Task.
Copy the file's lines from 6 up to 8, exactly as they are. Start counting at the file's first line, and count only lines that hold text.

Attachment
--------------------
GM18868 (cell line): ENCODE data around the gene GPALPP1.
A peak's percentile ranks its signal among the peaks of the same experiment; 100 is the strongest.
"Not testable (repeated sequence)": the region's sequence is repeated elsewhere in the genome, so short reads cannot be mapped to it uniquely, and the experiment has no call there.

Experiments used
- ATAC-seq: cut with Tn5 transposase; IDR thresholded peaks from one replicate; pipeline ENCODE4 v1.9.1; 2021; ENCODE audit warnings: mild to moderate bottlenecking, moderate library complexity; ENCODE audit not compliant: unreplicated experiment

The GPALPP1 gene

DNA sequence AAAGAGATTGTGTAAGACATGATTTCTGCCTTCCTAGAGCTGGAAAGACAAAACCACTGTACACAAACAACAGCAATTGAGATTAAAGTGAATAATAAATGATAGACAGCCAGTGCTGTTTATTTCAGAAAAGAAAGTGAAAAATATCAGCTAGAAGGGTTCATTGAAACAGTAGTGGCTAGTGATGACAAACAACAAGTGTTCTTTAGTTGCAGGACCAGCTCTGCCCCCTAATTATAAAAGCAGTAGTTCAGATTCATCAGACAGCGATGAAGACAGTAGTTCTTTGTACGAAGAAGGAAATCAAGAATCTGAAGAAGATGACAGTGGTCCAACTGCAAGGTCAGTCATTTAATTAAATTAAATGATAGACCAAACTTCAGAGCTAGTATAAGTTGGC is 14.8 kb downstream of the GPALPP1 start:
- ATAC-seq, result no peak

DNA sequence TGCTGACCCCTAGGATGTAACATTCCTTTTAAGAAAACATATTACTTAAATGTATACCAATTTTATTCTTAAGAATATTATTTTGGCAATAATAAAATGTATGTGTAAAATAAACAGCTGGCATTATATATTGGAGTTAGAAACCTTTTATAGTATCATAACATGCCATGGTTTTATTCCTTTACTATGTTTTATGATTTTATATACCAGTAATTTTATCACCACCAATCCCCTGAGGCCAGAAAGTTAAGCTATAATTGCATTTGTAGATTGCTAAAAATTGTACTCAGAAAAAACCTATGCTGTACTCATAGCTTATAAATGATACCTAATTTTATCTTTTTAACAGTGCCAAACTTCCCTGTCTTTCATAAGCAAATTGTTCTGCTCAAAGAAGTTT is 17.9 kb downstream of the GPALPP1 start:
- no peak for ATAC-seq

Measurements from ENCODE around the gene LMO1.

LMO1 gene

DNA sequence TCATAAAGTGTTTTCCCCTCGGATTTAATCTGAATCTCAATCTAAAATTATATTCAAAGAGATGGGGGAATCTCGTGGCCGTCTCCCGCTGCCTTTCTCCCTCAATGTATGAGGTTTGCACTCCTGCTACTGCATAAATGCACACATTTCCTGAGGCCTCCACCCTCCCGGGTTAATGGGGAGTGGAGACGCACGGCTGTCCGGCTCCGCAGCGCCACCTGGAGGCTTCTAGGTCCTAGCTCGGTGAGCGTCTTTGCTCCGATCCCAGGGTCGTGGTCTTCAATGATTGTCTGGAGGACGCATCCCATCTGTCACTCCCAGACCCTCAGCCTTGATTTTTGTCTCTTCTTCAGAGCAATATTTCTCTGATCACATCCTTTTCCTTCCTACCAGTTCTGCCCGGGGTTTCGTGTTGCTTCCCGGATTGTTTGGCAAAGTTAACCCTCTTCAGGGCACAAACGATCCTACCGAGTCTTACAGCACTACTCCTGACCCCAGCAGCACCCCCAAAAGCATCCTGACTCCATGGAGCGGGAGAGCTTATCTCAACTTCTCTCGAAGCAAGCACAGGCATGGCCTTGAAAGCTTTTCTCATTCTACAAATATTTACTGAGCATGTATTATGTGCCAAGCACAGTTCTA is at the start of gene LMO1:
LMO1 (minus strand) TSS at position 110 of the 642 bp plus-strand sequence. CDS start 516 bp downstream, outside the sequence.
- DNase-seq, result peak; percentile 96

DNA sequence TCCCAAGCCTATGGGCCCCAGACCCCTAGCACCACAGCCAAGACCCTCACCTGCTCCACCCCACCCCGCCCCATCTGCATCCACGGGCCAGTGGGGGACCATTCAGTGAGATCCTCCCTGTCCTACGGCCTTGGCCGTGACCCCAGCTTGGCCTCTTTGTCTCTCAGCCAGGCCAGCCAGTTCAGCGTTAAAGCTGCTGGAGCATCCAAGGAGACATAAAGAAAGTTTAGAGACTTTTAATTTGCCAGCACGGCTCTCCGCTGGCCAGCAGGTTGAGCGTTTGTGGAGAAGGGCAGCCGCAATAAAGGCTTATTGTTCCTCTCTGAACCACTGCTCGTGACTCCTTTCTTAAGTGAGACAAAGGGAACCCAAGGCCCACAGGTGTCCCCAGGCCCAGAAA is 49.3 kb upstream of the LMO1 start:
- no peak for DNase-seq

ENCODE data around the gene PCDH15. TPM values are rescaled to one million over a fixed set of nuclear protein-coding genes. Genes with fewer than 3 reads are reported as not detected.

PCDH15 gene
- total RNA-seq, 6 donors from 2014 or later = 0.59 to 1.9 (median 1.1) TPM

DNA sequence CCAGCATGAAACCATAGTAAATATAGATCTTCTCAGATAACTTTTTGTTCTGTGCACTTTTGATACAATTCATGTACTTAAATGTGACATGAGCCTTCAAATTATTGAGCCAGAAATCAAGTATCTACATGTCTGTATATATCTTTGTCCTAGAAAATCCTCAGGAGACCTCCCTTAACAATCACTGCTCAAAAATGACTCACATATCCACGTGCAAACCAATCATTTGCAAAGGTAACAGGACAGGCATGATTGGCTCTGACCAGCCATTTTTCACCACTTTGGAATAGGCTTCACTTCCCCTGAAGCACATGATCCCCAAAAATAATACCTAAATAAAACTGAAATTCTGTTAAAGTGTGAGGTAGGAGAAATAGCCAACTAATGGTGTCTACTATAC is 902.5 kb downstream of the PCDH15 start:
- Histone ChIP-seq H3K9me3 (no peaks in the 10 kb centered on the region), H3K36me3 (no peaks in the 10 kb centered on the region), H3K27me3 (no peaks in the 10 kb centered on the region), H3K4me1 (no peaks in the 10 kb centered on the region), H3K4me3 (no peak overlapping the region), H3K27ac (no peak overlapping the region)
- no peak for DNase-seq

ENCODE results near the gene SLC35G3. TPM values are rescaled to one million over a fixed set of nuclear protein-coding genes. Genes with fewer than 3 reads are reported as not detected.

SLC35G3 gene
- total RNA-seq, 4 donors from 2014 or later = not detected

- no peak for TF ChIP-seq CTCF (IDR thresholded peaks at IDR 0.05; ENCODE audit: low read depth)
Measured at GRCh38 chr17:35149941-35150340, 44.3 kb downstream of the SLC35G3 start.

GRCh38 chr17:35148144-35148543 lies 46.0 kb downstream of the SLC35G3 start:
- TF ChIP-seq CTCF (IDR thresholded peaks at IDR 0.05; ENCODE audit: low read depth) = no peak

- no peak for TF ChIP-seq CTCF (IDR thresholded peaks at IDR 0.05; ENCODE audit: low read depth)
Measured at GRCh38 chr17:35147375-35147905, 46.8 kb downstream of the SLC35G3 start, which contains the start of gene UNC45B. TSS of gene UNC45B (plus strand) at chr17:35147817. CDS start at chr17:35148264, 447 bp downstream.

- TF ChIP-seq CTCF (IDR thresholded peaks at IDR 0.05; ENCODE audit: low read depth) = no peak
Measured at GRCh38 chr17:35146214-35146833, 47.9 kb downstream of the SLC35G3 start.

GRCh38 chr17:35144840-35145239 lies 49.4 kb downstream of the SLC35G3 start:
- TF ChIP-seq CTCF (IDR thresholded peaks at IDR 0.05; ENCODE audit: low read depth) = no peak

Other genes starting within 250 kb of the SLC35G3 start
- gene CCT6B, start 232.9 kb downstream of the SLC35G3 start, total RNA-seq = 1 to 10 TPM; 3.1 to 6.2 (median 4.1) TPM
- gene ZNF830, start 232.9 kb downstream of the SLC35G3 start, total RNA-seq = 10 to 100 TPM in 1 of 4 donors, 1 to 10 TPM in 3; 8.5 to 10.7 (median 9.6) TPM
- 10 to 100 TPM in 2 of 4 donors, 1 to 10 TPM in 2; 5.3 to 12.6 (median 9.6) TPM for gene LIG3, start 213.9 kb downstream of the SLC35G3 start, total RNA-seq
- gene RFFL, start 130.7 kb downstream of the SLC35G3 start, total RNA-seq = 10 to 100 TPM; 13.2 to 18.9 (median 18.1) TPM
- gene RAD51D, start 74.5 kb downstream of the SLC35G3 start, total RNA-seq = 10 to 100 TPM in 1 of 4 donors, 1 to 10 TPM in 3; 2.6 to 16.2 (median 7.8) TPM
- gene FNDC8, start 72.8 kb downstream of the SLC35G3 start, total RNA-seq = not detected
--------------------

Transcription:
The GPALPP1 gene

DNA sequence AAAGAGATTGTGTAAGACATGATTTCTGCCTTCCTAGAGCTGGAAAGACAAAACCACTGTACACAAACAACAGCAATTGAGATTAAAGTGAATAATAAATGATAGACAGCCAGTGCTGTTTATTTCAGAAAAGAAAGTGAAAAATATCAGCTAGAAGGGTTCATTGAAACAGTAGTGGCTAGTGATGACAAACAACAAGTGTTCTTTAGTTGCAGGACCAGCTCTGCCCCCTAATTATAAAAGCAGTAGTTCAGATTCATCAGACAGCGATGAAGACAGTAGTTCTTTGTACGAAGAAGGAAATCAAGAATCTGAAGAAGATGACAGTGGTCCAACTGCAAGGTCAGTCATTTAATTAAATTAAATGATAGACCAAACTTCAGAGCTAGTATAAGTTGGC is 14.8 kb downstream of the GPALPP1 start:
- ATAC-seq, result no peak